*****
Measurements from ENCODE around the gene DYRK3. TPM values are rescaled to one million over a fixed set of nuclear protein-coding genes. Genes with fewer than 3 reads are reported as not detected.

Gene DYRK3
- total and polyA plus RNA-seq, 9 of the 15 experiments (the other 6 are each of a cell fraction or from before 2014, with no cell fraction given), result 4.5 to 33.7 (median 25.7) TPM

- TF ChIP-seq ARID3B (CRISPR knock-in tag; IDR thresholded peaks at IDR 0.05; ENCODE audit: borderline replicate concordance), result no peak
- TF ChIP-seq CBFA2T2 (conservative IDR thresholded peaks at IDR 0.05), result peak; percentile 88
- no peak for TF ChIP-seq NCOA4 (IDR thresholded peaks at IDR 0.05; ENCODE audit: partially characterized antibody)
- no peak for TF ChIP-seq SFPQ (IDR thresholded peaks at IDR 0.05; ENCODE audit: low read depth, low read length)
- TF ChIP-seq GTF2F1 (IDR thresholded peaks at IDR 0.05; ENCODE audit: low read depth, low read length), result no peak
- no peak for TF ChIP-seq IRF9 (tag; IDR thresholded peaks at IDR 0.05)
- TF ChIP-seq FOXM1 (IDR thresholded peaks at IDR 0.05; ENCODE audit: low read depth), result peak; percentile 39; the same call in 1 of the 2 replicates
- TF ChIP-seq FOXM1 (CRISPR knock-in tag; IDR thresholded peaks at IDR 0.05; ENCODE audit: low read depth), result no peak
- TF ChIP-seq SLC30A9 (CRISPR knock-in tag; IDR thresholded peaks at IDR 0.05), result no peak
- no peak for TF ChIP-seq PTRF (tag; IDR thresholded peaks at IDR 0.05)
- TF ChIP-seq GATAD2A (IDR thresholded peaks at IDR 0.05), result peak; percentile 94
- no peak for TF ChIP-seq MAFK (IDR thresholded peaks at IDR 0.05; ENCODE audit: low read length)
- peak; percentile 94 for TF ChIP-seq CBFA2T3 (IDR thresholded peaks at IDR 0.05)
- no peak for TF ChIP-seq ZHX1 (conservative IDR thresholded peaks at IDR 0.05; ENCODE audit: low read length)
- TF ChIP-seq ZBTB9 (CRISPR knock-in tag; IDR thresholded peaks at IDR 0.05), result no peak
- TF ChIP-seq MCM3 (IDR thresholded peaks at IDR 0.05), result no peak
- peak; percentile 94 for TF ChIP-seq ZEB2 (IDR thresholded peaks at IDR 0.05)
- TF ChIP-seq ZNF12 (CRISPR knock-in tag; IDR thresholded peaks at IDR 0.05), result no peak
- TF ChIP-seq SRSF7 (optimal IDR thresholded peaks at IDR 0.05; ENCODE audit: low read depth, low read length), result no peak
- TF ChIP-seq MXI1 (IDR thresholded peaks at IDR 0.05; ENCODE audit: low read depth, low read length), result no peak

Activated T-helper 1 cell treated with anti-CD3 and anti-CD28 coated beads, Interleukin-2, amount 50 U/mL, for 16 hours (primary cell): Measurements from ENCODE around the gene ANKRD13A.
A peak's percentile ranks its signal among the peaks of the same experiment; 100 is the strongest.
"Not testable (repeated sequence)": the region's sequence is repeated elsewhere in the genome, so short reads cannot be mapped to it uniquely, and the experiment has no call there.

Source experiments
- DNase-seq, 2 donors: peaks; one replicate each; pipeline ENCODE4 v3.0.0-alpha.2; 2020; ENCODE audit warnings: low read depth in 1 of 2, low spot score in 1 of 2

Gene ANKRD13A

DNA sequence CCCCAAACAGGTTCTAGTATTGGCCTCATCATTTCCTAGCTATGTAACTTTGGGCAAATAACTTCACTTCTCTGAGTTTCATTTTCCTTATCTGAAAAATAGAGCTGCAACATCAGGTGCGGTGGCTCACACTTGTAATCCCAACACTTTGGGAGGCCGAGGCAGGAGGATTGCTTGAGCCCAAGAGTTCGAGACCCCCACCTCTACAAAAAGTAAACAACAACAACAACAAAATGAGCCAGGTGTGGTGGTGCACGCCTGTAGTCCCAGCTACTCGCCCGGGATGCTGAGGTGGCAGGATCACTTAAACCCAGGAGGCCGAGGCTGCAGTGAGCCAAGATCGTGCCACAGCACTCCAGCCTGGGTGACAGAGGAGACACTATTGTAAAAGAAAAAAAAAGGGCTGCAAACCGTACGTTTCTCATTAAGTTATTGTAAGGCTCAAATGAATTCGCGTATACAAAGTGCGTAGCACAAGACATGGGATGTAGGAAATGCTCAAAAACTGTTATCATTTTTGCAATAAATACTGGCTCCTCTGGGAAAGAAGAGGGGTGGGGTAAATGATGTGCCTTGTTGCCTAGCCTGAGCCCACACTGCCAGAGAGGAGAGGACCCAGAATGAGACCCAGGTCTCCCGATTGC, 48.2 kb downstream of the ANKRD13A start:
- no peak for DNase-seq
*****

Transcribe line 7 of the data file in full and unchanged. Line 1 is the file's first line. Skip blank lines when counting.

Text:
- no peak for TF ChIP-seq SFPQ (IDR thresholded peaks at IDR 0.05; ENCODE audit: low read depth, low read length)